[Sound of television in background] Some chemotherapy treatments can irritate
the lining of your mouth and make it sore. When this happens your mouth may become inflamed
and you may get mouth ulcers. It’s called mucositis and your doctor will
be able to tell you whether your treatment causes it.
Here are some tips to help you keep your mouth as healthy as possible during your treatment.
Pay a visit to your dentist. He or she will be able to help you to get
your teeth and gums in good condition before your treatment begins.
If you wear dentures, ask your dentist to check that they fit properly and they won’t
cause you any problems. Keep your mouth as clean as you can. By doing
this you will reduce the risk of infection and help your mouth to recover from your treatment
quicker. Always try to clean your teeth or dentures
after every meal and last thing at night. Be kind to your mouth by using a soft toothbrush
and a mild flavoured toothpaste. Ask your doctor or nurse whether it’s okay
for you to use dental floss. If brushing your teeth makes you feel sick
try using an alcohol-free mouthwash instead. You may be prescribed one by your doctor.
Make sure you use the mouthwash as often as you’re instructed to.
This will help stop your mouth from becoming too sore.
Check your mouth every day. Your nurse at the hospital will be able to
show you how to do this. Take a good look at your gums, your tongue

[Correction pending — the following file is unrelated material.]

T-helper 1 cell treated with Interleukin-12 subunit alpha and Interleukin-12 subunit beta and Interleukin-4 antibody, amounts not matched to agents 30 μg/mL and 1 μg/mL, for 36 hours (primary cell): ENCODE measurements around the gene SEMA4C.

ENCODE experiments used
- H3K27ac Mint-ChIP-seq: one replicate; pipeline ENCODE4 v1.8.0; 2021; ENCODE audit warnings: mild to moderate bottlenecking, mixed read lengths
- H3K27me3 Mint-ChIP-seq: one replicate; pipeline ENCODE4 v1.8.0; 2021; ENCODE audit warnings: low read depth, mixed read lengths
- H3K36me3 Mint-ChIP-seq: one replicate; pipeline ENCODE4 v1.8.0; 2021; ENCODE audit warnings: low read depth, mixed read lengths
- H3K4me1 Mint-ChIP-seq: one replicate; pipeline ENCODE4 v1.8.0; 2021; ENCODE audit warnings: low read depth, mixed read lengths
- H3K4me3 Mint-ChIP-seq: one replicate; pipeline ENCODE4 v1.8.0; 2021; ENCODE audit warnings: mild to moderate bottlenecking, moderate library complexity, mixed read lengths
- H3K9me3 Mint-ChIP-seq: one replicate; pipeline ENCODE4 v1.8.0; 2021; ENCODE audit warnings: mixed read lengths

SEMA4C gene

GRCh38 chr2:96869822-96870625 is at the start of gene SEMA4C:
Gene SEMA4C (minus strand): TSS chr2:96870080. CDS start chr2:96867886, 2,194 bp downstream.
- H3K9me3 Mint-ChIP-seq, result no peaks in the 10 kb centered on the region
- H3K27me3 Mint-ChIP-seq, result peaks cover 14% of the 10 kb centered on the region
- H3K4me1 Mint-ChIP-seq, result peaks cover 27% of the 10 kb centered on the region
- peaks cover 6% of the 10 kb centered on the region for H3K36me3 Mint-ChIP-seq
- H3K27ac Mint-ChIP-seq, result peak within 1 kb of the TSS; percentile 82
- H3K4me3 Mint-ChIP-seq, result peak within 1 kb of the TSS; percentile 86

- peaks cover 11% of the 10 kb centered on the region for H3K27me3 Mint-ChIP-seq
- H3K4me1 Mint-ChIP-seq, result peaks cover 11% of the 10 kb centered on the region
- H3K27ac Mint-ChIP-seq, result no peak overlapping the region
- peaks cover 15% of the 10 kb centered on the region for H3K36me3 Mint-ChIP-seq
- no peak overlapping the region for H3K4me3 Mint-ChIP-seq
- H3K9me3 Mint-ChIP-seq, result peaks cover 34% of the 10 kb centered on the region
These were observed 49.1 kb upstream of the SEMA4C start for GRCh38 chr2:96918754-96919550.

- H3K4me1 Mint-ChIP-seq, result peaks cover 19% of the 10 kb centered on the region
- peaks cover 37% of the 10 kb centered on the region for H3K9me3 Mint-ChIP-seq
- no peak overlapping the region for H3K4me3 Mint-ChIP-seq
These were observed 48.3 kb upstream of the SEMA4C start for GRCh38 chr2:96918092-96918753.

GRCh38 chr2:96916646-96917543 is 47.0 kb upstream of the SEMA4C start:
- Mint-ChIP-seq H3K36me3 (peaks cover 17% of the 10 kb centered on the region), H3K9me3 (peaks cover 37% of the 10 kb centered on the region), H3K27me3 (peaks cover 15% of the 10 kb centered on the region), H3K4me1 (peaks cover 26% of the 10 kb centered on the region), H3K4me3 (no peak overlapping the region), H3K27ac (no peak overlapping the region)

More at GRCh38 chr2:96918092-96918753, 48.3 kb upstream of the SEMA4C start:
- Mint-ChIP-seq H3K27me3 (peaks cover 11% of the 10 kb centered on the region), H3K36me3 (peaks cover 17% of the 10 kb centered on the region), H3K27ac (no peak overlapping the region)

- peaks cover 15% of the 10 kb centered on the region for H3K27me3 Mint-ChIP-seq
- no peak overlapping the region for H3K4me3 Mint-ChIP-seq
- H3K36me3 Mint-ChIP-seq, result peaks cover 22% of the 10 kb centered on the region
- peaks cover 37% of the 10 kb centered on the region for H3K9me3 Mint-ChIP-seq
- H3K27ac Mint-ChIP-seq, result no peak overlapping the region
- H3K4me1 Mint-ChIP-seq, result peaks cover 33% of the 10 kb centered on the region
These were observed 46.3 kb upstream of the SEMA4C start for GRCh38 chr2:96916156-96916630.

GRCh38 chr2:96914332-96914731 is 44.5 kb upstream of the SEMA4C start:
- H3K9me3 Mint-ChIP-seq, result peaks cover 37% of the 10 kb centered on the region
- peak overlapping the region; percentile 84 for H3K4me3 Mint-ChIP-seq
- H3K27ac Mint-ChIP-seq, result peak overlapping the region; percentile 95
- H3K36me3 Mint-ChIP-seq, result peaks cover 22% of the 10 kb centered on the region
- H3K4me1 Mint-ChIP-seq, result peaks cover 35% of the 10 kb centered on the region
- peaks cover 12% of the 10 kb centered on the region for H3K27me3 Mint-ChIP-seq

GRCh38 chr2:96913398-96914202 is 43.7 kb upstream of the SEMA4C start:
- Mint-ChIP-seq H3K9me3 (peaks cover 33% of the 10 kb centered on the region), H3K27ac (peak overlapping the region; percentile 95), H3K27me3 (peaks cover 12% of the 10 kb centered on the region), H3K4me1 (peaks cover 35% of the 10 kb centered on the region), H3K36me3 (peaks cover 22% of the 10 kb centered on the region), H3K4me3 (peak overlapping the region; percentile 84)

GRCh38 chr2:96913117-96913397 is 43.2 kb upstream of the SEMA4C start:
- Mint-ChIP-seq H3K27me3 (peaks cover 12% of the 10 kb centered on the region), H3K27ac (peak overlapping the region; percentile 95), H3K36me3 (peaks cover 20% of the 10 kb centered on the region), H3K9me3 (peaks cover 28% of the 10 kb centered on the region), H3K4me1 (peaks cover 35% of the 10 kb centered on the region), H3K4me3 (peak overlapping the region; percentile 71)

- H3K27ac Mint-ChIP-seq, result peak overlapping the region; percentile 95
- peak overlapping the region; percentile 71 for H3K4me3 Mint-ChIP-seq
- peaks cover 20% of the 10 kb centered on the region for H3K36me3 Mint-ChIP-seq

and the lining of your mouth. If you spot any redness, swelling, bleeding,
ulcers or white patches let your doctor know. Chemotherapy may make your mouth feel drier
than usual. Try to drink at least one and a half litres,
that’s about three pints of fluid every day.
When your mouth is sore eating can be difficult. Choosing soft food, such as porridge, scrambled
eggs, soups and pasta can help. It’s also worth adding sauces to your meals
to moisten the food. Sucking on some crushed ice or an ice lolly
can help to soothe a sore mouth Some types of food can irritate your mouth
and are best avoided during your treatment. Steer clear of anything that’s too crunchy,
spicy, salty or acidic. Alcohol and tobacco can aggravate a sore mouth
too so stay away from them if you can. Tell your doctor if your mouth is sore.
They can check for infection and prescribe a medication or mouthwash to help ease the
pain. We hope that these tips help you cope with
any mouth problems that your chemotherapy may cause.
Your mouth will get better when your treatment is over [Announcer] For information, help, or if you just want to chat, call the Macmillan Support Line on 0808 808 00 00 or visit macmillan.org.uk